We were doomed. Climate change was killing all life on our planet. Our water reservoirs and all the other natural resources needed to sustain life as we knew it were nearly depleted. Our scientists saw no relief. They said that within the next two generations the planet would no longer be habitable.

I’d just flown in from Cambodia after a photo reportage job on diamond prospectors working the pipes in north country mines. It’s a hard-scrabble life for the Khmer miners. They’ve got to wriggle down in to the narrowest of tunnels where they dig through dust-belching red earth on ten-hour shifts for a meagre wage. Singapore’s airport is spacious and posh, and my connecting flight to Paris was still hours away. So, I grabbed my mobile and started tweeting, always putting the hashtag #singapore on every post. Sorry, forgot to mention that I’ve got quite a few followers, both at home in Italy and around the world.

I’m young, attractive and roam the globe on free-lance assignments. I’ve got friends scattered here and there on every continent. Routine. What wasn’t was the tweet received from the Marina Bay Sands resort. It was an invitation to visit and have lunch as a guest in one of the many restaurants it features. It surprised me at first. Then it dawned on me. This was sophisticated marketing. They monitor all the #singapore tweets posted and pick out those for influencer targeting. They see who you are and send an invite if your profile fits. They hope you’ll take a few pics of the resort and then tweet them to friends. It’s free publicity, or nearly so.

Not bad. Congratulations. I accepted. It was crazy. I went to the Air France desk, turned on one of my most-charming smiles, got the attendant to book me on a later flight and grabbed a cab. It was a one-off chance to see a masterpiece of Moshe Safdie, the architect who also designed the Holocaust Memorial and Museum in Jerusalem. I knew it was going to be an extraordinary sight and couldn’t wait to see it. Eye-opening is not the word. Even as we got close, I was dumb-struck. There they were: three 55-storey towers linked atop by a 10,000-square metre Sky Garden perched 200 metres above street level. The terrace held tropical gardens, jogging paths and 150-metre Infinity Swimming Pool.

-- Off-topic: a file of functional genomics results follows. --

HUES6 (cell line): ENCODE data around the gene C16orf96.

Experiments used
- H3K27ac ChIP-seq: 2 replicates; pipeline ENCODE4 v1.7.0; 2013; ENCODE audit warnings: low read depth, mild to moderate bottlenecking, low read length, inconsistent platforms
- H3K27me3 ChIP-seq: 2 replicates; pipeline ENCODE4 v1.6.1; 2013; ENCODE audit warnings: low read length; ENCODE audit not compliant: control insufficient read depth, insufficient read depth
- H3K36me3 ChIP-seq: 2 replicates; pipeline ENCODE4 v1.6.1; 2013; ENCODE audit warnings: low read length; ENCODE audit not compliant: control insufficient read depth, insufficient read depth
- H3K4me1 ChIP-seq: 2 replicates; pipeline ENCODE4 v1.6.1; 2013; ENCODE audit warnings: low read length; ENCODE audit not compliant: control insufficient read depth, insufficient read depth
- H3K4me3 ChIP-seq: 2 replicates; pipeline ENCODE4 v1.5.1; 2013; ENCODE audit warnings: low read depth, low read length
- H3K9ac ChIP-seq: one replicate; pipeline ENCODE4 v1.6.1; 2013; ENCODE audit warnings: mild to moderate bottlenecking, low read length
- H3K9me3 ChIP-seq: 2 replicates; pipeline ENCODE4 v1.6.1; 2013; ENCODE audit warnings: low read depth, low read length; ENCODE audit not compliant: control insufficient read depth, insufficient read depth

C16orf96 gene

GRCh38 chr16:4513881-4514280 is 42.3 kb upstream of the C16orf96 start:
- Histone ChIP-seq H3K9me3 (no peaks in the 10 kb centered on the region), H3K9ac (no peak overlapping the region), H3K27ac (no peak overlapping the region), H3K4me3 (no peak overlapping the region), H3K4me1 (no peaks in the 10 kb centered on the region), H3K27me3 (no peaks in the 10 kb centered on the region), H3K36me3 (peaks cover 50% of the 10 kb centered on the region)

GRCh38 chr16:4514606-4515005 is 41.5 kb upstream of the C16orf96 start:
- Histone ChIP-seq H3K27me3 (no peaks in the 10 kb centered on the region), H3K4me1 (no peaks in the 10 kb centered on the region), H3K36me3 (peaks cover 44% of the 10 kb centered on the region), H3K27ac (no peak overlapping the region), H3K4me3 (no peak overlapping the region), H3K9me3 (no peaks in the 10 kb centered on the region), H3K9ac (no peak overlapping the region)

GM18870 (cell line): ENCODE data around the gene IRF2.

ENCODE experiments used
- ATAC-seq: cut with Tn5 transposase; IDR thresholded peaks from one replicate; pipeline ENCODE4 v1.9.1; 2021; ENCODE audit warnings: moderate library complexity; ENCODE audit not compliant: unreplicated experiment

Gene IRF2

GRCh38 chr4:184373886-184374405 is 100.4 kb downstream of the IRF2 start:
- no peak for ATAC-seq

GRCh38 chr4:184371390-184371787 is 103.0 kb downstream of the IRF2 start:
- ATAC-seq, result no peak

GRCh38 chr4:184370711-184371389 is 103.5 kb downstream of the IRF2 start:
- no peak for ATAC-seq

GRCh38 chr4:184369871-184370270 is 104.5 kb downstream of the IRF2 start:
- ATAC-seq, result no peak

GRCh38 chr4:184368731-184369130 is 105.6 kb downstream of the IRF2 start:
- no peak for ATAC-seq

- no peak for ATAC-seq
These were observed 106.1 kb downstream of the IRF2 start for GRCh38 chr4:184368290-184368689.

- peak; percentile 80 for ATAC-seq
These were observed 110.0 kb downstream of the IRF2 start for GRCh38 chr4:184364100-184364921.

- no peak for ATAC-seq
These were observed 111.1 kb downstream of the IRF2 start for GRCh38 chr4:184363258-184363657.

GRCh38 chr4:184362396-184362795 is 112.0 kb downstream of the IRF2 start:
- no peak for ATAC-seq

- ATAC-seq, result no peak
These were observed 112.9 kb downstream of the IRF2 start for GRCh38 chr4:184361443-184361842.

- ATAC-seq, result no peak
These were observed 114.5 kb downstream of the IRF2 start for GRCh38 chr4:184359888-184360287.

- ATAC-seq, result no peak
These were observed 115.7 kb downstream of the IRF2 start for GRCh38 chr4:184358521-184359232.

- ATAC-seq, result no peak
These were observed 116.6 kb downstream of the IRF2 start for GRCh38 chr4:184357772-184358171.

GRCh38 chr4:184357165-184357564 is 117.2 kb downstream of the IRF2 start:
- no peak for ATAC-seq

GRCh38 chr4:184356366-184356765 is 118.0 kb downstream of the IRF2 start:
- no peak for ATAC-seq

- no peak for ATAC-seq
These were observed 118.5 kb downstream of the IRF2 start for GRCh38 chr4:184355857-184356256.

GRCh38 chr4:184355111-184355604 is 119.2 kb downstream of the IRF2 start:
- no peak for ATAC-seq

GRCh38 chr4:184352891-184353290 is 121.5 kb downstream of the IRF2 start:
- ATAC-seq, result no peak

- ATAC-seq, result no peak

The pool was my target. The receptionist greeted me with a warm welcome. Then I asked to go up and take photos of the pool. So sorry, Miss, but the pool is for registered hotel guests only. I’m sure you’ll understand. But you could book a suite now...I look at the prices, not for me, and smile. That was definitely not anticipated. A unique opportunity lost forever. I was about to say thank you and turn on my heels when the flash hit me.

A friend once told me that the resort had been built using a lot of Mapei materials for waterproofing, for the walls and floors covering and so on. Behind all the marble, Ardesie and bamboo was Mapei. The business diary that always travels with me is from Mapei. That friend gives me one every year. I took it out of my bag and non-chalantly let the receptionist see the logo.

Miracle. His expression changed instantly, as if he’d seen a diplomatic passport. He escorted me up to the pool, winked and said, ‘Miss Mapei, stay as long as you wish and see whatever you want’. My friends have called me Miss Mapei ever since. Now, whenever I’m between flights in farflung airports while continent-hopping, I expect an invite. So, what are you waiting for?

* A strategic move for product manufacturing in the Far East where local legislation can often be an insurmountable hurdle to outside businesses, the Singapore plant has enabled Mapei to secure hundreds of contracts throughout the Orient since it opened in 1989.

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